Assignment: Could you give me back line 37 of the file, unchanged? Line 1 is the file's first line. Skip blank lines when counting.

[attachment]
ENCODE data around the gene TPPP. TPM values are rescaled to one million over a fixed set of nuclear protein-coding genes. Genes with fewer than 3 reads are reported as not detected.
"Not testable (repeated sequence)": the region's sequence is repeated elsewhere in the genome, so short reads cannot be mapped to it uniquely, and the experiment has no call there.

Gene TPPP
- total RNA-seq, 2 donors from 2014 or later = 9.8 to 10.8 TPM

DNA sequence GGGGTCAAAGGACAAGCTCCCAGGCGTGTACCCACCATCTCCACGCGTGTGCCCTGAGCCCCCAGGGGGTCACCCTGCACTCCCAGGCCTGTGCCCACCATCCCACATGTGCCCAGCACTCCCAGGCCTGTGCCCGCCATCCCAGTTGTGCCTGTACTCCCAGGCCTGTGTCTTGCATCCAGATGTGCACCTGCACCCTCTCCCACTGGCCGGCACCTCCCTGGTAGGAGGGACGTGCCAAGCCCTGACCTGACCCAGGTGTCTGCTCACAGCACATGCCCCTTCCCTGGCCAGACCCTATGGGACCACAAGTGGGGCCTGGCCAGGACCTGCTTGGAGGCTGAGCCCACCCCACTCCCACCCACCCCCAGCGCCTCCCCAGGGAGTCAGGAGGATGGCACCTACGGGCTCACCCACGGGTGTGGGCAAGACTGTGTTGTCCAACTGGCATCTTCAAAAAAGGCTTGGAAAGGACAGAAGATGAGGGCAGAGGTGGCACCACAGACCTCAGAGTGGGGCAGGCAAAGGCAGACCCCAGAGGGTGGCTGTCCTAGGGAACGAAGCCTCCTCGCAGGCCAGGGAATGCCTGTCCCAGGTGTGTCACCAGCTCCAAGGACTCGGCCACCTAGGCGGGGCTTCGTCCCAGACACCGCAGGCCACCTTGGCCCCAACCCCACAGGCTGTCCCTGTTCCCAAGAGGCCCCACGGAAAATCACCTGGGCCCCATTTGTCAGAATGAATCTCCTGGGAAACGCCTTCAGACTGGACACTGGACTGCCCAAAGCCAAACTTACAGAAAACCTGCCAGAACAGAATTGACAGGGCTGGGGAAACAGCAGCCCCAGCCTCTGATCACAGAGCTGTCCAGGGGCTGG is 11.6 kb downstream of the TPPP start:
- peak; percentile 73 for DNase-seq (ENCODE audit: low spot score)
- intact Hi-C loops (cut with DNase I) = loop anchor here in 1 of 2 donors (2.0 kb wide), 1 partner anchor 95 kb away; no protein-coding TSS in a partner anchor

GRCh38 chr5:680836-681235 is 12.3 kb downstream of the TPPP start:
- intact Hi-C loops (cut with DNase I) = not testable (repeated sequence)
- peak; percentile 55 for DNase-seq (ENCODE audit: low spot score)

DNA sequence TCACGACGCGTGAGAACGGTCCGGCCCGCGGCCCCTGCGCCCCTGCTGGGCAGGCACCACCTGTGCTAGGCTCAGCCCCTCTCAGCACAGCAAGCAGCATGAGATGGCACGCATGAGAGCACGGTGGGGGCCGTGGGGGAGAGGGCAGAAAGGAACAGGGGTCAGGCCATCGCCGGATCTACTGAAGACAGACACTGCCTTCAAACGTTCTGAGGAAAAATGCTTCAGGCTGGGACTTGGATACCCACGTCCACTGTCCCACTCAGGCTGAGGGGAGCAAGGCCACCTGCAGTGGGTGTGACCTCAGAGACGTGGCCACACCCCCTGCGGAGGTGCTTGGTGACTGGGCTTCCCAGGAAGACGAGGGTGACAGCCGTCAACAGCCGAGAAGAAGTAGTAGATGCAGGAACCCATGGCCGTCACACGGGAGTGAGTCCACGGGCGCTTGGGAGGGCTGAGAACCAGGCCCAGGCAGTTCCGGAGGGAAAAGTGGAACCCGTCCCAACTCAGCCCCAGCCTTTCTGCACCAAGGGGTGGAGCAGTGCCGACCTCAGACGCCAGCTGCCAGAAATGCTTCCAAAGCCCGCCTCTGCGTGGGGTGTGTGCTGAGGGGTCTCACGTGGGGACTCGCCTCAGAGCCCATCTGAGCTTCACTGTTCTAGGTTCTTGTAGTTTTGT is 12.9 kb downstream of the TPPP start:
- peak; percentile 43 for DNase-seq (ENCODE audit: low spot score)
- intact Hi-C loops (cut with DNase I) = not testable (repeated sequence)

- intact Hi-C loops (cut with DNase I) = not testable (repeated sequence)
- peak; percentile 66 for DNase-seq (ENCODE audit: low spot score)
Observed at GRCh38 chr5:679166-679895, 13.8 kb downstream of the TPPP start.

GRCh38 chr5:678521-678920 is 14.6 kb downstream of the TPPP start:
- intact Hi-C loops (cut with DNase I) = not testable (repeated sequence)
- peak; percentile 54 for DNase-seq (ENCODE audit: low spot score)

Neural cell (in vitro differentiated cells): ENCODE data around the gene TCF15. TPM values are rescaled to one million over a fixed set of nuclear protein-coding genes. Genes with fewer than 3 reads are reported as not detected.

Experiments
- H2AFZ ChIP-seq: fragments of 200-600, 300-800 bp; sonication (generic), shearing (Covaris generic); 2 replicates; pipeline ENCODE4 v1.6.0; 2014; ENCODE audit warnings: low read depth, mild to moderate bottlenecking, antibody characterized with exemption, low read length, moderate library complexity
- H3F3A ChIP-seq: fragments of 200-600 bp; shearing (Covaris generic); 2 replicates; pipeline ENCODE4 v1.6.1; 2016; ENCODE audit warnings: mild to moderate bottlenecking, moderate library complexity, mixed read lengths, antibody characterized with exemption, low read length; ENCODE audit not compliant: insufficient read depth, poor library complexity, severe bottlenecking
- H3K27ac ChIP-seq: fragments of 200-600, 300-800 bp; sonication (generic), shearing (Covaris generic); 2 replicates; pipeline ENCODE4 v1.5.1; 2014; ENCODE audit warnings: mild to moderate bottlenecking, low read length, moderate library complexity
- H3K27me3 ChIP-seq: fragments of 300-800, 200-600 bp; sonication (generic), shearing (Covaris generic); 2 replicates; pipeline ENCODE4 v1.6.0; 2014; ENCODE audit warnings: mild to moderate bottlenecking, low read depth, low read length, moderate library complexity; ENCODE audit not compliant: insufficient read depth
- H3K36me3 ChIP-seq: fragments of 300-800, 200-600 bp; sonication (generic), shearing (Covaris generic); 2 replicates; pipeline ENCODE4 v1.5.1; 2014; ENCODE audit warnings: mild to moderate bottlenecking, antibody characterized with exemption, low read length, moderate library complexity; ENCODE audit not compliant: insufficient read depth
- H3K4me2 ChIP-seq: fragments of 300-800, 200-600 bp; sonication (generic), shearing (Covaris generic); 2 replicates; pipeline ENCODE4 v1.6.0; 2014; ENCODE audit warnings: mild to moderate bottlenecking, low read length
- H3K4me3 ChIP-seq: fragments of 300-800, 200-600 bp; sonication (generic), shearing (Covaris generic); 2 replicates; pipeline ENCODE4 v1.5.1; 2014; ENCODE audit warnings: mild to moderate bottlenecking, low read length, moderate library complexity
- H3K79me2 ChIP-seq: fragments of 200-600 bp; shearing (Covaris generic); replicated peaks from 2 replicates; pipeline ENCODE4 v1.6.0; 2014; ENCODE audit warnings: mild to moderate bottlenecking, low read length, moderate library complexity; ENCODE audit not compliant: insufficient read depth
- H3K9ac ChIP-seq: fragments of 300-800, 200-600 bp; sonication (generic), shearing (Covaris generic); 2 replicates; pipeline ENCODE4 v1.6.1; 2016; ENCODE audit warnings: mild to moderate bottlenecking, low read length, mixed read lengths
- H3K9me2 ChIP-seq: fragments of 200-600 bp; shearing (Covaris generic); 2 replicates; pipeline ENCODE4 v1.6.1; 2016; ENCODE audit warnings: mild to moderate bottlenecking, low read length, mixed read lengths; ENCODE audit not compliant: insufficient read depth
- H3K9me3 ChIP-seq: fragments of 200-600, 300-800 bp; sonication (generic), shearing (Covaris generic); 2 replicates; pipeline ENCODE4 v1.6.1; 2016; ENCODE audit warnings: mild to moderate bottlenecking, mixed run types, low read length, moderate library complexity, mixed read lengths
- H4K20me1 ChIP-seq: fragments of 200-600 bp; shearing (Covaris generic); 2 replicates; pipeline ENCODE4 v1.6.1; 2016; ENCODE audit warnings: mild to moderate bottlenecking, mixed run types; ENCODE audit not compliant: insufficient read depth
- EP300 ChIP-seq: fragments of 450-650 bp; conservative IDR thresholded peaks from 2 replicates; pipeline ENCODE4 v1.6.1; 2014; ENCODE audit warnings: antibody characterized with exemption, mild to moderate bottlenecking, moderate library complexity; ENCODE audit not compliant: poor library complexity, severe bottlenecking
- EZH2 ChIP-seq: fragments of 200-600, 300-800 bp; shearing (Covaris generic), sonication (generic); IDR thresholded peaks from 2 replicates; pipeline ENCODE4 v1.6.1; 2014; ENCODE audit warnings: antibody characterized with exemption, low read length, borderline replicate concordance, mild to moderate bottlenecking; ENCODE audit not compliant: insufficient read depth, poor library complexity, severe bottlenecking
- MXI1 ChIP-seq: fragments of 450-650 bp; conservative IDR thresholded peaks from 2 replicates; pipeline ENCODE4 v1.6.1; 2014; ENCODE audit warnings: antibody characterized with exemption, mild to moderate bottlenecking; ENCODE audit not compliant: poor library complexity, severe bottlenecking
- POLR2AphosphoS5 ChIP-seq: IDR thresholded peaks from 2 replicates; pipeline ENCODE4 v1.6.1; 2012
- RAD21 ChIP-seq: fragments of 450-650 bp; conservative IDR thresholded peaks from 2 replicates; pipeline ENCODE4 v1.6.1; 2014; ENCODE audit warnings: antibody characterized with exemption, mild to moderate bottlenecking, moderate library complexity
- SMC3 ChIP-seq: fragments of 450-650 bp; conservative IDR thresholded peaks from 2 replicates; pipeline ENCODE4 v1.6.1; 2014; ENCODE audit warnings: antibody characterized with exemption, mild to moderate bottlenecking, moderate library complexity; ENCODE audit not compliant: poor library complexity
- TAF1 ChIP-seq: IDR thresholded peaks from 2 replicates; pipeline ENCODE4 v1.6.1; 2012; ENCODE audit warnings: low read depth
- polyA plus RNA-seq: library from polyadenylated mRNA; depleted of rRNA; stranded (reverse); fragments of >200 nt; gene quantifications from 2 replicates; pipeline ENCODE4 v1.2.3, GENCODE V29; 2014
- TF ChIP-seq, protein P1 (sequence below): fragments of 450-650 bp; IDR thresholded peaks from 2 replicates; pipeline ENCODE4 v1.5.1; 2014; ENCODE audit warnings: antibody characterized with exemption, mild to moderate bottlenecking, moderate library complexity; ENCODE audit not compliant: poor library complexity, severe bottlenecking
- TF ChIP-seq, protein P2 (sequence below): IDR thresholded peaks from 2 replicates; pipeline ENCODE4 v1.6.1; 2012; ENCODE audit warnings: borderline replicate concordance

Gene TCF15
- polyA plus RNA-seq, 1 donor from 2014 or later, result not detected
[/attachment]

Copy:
- POLR2AphosphoS5 ChIP-seq: IDR thresholded peaks from 2 replicates; pipeline ENCODE4 v1.6.1; 2012